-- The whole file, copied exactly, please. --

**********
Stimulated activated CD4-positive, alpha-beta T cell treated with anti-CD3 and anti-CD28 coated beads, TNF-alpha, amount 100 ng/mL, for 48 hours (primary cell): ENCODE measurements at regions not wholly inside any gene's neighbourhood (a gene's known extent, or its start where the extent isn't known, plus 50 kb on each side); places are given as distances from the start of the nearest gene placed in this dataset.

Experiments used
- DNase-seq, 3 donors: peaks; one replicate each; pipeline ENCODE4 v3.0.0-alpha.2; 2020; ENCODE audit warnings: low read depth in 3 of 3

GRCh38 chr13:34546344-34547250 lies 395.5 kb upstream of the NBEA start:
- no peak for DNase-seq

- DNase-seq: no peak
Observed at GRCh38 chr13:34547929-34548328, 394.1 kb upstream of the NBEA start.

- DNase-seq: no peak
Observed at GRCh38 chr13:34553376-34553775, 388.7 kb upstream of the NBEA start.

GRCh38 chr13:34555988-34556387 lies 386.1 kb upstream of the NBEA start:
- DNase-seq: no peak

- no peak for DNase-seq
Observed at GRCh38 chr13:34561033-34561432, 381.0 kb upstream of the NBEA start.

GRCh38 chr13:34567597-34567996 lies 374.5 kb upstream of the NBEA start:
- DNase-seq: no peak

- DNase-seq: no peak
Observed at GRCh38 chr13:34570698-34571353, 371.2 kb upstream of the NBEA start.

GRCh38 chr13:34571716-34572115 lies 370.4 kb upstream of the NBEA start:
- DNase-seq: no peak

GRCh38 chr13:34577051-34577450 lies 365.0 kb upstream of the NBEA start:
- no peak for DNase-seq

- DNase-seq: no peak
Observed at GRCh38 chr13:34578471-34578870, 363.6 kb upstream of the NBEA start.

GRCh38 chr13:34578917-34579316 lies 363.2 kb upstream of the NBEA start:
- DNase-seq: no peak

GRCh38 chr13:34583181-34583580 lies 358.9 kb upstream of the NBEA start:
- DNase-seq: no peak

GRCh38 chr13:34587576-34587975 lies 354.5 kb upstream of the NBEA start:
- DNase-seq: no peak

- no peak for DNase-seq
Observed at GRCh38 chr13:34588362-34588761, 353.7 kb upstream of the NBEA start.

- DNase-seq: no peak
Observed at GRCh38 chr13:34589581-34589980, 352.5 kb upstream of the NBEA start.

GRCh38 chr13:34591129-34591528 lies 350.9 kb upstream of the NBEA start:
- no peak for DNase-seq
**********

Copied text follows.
Stimulated activated CD4-positive, alpha-beta T cell treated with anti-CD3 and anti-CD28 coated beads, TNF-alpha, amount 100 ng/mL, for 48 hours (primary cell): ENCODE measurements at regions not wholly inside any gene's neighbourhood (a gene's known extent, or its start where the extent isn't known, plus 50 kb on each side); places are given as distances from the start of the nearest gene placed in this dataset.

Experiments used
- DNase-seq, 3 donors: peaks; one replicate each; pipeline ENCODE4 v3.0.0-alpha.2; 2020; ENCODE audit warnings: low read depth in 3 of 3

GRCh38 chr13:34546344-34547250 lies 395.5 kb upstream of the NBEA start:
- no peak for DNase-seq

- DNase-seq: no peak
Observed at GRCh38 chr13:34547929-34548328, 394.1 kb upstream of the NBEA start.

- DNase-seq: no peak
Observed at GRCh38 chr13:34553376-34553775, 388.7 kb upstream of the NBEA start.

GRCh38 chr13:34555988-34556387 lies 386.1 kb upstream of the NBEA start:
- DNase-seq: no peak

- no peak for DNase-seq
Observed at GRCh38 chr13:34561033-34561432, 381.0 kb upstream of the NBEA start.

GRCh38 chr13:34567597-34567996 lies 374.5 kb upstream of the NBEA start:
- DNase-seq: no peak

- DNase-seq: no peak
Observed at GRCh38 chr13:34570698-34571353, 371.2 kb upstream of the NBEA start.

GRCh38 chr13:34571716-34572115 lies 370.4 kb upstream of the NBEA start:
- DNase-seq: no peak

GRCh38 chr13:34577051-34577450 lies 365.0 kb upstream of the NBEA start:
- no peak for DNase-seq

- DNase-seq: no peak
Observed at GRCh38 chr13:34578471-34578870, 363.6 kb upstream of the NBEA start.

GRCh38 chr13:34578917-34579316 lies 363.2 kb upstream of the NBEA start:
- DNase-seq: no peak

GRCh38 chr13:34583181-34583580 lies 358.9 kb upstream of the NBEA start:
- DNase-seq: no peak

GRCh38 chr13:34587576-34587975 lies 354.5 kb upstream of the NBEA start:
- DNase-seq: no peak

- no peak for DNase-seq
Observed at GRCh38 chr13:34588362-34588761, 353.7 kb upstream of the NBEA start.

- DNase-seq: no peak
Observed at GRCh38 chr13:34589581-34589980, 352.5 kb upstream of the NBEA start.

GRCh38 chr13:34591129-34591528 lies 350.9 kb upstream of the NBEA start:
- no peak for DNase-seq